ATLANTA - State Labor Commissioner Mark Butler said today that Georgia's seasonally adjusted unemployment rate declined slightly to 10.2 percent in February, down one-tenth of a percentage point, from a revised 10.3 percent in January. The January rate, originally reported as a preliminary 10.4 percent, has been revised downward to 10.3 percent. The state's jobless rate was also 10.3 percent in February 2010.
"Job creation is the most important aspect of an economic recovery, and the slight increase in jobs in February gives me reason for cautious optimism," said State Labor Commissioner Mark Butler. "Also, I'm encouraged that we continue to see a reduction in the number of new layoffs. However, the growing number of long term unemployed is troubling."
In February, there were 3,795,400 payroll jobs, up 25,100, or seven-tenths of a percentage point, from 3,770,300 in January. Most of the increases came in construction and service-related industries, including professional and business services, education and health care, and leisure and hospitality. Also, there was an increase of 13,400, or four-tenths of a percentage point, from 3,782,000 in February 2010.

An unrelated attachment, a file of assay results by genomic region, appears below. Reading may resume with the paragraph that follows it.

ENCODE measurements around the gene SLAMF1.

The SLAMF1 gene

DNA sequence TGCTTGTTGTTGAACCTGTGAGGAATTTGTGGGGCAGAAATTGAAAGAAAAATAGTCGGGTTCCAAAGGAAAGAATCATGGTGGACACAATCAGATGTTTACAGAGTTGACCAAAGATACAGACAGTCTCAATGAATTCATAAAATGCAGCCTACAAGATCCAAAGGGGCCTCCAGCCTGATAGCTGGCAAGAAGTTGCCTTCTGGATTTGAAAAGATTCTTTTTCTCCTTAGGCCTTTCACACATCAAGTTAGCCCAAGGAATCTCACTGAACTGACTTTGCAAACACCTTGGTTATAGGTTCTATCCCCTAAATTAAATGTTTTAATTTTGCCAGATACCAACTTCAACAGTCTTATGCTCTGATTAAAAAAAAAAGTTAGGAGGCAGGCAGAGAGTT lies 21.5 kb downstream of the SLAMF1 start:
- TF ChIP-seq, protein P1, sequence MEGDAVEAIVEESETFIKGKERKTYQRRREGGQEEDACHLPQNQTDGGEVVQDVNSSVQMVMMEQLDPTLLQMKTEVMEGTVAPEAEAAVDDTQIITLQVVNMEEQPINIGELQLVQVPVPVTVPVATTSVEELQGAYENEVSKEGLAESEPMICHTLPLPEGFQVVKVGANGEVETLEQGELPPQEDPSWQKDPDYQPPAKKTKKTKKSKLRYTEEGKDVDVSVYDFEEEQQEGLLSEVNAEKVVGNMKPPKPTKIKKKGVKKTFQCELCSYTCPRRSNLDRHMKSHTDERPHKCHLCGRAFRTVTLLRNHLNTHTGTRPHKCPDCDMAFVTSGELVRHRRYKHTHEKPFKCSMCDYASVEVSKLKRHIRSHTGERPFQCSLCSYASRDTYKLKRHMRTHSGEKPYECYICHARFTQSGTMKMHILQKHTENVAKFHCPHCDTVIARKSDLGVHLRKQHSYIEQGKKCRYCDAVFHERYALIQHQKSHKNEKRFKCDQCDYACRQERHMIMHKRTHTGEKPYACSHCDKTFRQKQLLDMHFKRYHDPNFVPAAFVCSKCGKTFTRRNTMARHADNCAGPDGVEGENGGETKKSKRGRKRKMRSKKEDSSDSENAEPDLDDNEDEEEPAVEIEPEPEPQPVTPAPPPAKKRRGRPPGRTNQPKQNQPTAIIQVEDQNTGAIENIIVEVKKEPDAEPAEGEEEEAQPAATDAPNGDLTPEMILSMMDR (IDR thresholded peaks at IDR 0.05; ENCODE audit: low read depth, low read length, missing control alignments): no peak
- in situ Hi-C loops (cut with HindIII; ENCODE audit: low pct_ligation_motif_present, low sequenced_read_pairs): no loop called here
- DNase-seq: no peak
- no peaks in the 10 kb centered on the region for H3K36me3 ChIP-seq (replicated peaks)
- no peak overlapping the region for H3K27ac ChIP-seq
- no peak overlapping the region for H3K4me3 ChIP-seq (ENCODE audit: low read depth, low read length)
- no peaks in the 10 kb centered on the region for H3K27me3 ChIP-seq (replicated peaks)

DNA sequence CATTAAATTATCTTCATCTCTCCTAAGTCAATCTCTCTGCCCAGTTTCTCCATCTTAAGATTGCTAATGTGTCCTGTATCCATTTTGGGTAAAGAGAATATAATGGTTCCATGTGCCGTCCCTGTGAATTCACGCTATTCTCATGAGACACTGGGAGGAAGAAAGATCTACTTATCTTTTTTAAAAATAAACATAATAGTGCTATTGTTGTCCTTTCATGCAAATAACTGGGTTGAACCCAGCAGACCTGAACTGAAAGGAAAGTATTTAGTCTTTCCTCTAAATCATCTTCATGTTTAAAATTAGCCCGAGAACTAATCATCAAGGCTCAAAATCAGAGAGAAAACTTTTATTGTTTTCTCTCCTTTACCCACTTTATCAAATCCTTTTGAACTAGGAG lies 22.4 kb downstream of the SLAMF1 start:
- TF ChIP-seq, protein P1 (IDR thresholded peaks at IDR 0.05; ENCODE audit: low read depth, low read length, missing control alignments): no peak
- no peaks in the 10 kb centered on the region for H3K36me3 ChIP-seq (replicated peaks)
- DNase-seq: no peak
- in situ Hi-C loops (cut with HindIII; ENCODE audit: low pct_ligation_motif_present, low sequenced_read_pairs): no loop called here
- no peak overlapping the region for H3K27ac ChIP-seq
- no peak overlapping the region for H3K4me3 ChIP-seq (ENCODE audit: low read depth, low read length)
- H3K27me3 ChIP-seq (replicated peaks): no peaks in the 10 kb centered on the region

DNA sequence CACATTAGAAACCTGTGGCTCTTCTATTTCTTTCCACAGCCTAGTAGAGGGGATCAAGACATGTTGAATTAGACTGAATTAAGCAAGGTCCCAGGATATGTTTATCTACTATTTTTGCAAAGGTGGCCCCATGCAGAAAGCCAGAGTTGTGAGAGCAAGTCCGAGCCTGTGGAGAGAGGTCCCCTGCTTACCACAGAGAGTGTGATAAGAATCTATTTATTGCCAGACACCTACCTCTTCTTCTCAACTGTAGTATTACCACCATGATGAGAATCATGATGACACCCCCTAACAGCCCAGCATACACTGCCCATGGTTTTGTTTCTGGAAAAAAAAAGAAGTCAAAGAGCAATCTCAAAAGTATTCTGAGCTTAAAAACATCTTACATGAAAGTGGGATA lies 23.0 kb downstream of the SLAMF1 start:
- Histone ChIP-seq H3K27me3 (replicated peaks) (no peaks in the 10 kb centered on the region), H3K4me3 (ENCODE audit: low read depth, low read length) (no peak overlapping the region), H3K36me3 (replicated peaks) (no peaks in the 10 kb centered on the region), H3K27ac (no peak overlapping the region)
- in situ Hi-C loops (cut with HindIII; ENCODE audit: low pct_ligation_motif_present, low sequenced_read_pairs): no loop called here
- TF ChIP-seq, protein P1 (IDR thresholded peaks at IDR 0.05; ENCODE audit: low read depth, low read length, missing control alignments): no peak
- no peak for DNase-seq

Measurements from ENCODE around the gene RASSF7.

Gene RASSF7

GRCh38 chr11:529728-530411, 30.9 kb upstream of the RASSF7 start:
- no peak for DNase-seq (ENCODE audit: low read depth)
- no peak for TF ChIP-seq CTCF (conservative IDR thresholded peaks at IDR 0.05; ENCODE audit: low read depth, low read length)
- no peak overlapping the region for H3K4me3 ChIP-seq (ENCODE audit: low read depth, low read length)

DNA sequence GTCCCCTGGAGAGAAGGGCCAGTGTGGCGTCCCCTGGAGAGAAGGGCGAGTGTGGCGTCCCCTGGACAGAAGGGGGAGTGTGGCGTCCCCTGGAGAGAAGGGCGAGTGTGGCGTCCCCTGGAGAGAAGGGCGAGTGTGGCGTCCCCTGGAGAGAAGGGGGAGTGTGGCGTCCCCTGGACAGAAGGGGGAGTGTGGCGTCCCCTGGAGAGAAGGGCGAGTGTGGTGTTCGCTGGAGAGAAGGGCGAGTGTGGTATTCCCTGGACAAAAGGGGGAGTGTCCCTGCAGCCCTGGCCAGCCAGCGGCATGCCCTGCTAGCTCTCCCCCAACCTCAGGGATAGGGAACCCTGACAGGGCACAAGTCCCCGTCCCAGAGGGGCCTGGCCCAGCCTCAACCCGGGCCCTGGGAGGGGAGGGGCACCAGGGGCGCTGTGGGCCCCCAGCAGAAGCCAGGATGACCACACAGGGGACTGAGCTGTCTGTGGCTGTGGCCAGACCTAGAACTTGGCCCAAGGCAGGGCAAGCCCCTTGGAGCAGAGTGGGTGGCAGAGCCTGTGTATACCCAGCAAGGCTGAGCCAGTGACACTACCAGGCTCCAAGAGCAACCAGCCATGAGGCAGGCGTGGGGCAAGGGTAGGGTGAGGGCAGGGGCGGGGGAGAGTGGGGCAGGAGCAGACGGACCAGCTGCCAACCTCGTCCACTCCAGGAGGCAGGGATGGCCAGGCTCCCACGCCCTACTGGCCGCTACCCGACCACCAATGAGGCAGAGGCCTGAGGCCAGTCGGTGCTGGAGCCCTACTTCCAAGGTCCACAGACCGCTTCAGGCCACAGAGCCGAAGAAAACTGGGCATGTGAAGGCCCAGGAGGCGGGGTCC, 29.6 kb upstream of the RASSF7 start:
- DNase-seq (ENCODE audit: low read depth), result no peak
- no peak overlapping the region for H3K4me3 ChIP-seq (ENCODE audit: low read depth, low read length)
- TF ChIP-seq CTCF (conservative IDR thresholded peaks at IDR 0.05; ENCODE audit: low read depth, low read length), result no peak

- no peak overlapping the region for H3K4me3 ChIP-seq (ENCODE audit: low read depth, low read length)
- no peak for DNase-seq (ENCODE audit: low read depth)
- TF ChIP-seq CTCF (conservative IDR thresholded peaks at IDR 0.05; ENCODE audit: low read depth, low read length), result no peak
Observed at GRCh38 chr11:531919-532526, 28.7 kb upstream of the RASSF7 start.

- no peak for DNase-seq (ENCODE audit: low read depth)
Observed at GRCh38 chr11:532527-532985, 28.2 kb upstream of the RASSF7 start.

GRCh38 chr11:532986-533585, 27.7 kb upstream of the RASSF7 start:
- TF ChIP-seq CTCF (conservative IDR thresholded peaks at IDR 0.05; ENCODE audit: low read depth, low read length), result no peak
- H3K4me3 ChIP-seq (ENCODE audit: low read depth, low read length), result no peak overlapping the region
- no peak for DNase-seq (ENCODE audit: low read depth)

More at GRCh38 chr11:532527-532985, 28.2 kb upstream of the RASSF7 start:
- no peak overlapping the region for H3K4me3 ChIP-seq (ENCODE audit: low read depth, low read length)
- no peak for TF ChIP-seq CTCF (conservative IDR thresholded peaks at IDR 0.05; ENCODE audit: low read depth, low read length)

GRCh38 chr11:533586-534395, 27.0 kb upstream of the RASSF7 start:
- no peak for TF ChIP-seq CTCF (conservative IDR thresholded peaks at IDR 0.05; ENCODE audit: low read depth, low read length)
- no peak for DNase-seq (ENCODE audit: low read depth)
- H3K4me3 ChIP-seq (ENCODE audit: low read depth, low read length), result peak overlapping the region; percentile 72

There were 263,200 long-term unemployed Georgians in February (those who have been out of work for 27 weeks or longer). This represents an increase of 72,400, or 37.9 percent, from 190,800 in February 2010, and 500, or two-tenths of a percentage point, from 262,700 in January. The long-term unemployed now account for a record-high 55.1 percent of the 478,104 jobless workers in Georgia.
Also, 55,576 laid-off workers filed initial claims for unemployment insurance (UI) benefits in February, a decrease of 34,083, or 38 percent, from 89,659 in January. Most of the first-time claims were filed in manufacturing, construction, administrative and support services and trade. And, there was an over-the-year decrease of 10,493 initial claims, or 15.9 percent, from 66,069 filed in February 2010.
February marked the 41st consecutive month Georgia has exceeded the national unemployment rate, which is currently 8.9 percent.
The Albany metro area showed a gain off 500 jobs in February 2011 when compared to the numbers from February 2010.
The metro areas with the greatest gains were Gainesville (1,700), Macon (1,500) and Columbus (1,000). The Atlanta metro area lost 3,900 jobs from February 2010 to the same month this year.